Well, it’s been two weeks since I last listed ten things I didn’t know the previous week, but I’ll spare you a list of twenty this time. It’s hard enough to come up with ten.
Andres Galarraga has retired, nearly twenty years after his major league debut.
The Big Cat was a major star in Montreal and Colorado, and his .370 BA in 1993 was one of the early warning signs that baseball would be different in Denver. But he also had a couple of fine years with Atlanta, proving that his Denver performance wasn’t a complete fluke.
Galarraga will also be remembered for his grace around the bag (hence the nickname) and his courageous fight with non-Hodgkins lymphoma. He finishes his career with 399 home runs and 250 Win Shares, and the most home runs and R.B.I. (1,425) of any major leaguer from Venezuela. His presence will be missed by many, many baseball fans.
It will be the year of Nomar in Chicago
This should have occurred to me already. I attended a spring training game at HoHoKam Park in Mesa last week, and I was struck but how much attention Nomar Garciaparra received. Cubs’ fans love their superstars — I think I first noticed this when the bleacher fans kowtowed to Andre Dawson every time he ran out to right field in the late 1980’s. Now that Sammy Sosa has moved on, the obvious superstar mantle belongs to Nomar, he of the famous wife and obsessive-compulsive mannerisms.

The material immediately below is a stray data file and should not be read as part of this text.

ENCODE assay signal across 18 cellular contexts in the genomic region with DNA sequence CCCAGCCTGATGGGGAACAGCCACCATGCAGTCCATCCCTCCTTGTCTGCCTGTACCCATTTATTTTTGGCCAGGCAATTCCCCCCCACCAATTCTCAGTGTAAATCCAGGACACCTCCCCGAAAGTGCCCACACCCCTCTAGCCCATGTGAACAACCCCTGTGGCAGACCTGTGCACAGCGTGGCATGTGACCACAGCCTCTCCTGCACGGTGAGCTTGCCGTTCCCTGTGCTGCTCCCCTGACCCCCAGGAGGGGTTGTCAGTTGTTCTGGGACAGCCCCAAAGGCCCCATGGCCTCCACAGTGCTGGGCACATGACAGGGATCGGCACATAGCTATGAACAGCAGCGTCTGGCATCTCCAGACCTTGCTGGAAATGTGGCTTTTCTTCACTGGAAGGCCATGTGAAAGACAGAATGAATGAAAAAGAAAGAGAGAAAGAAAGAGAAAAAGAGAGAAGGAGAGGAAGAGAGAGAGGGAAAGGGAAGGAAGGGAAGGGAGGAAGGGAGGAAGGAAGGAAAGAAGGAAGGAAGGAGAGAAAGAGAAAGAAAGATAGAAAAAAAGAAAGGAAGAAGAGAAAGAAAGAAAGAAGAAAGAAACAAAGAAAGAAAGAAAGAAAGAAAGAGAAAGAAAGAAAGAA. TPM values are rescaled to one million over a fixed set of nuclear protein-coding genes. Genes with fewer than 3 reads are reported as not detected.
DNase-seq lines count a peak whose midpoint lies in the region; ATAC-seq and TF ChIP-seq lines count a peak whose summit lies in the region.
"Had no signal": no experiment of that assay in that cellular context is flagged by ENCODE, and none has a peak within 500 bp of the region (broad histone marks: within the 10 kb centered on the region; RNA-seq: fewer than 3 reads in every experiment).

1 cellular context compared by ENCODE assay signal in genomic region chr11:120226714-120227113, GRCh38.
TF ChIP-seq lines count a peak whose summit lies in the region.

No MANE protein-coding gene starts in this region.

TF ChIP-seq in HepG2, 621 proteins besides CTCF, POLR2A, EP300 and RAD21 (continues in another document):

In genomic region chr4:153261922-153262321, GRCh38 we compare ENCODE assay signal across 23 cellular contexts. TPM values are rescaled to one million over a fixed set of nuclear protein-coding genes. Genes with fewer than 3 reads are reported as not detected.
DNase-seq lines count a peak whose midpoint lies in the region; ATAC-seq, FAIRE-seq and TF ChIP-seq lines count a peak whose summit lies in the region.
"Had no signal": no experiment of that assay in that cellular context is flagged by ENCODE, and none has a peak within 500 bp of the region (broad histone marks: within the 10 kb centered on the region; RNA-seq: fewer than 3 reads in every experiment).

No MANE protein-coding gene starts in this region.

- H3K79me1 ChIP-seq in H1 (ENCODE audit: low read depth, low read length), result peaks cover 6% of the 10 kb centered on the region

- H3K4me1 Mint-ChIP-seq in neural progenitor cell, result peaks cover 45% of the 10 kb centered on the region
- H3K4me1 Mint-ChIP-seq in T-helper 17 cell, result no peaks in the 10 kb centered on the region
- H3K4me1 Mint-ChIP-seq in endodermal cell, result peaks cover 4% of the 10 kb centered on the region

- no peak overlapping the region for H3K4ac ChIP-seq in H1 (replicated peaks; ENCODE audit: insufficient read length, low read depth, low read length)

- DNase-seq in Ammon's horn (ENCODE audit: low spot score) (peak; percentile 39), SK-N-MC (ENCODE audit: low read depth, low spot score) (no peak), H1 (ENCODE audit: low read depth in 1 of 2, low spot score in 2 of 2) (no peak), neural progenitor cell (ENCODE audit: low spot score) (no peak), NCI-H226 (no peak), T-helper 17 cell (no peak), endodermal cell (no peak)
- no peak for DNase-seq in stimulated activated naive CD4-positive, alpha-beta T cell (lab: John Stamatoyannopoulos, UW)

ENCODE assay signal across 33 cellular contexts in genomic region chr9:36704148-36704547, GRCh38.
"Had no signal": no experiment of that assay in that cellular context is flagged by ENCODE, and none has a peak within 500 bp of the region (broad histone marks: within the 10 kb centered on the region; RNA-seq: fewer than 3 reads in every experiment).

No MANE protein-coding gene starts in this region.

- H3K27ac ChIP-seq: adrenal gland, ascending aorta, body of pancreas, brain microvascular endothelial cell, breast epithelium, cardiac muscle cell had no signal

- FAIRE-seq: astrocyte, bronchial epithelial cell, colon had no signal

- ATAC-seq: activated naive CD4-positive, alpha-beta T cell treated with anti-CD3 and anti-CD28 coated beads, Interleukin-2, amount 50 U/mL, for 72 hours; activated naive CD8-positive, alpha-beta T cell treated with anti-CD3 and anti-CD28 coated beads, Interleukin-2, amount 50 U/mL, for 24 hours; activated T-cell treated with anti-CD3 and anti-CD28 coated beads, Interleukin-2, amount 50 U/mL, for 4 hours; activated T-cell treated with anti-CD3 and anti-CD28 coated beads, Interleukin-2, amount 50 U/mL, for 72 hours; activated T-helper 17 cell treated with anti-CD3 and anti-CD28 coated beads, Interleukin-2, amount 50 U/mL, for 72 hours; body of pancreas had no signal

I expect a full season’s worth of adulation to be heaped upon Nomar this season, as long as he stays healthy. The adulation of Cubs fans shall not be denied!
The guys who park cars at HoHoKam are known as “Ho’s.”
I was talking to a local Mesa friend about parking at HoHoKam (which was actually well managed, considering how well-attended the game was) and he informed me that the guys who run HoHoKam’s parking service are an independent group of community volunteers, and the parking fees are somehow reinvested in the community. I was also told that the group is known as “Ho’s.” From what I could tell, there are no female Ho’s in Mesa.
First round goes to Lee.
I also attended a White Sox/Brewers game in Phoenix, and saw Carlos Lee gun down Scott Podsednik at the plate in a matchup of two guys traded for each other. Podsednik was on third via a triple when Willie Harris hit a short flyball to left. The Sox sent Pods home and Lee threw him out. First round to Lee.
Lee also hit a home run in that game and was plunked by Damaso Marte in the eighth (confession: I had already left by then to beat the Phoenix rush hour). According to Lee, “they were trying to mess with me.” Too bad the Brewers are no longer in the American League. This could have been interesting.
Jon Stewart apologized to Barry Bonds.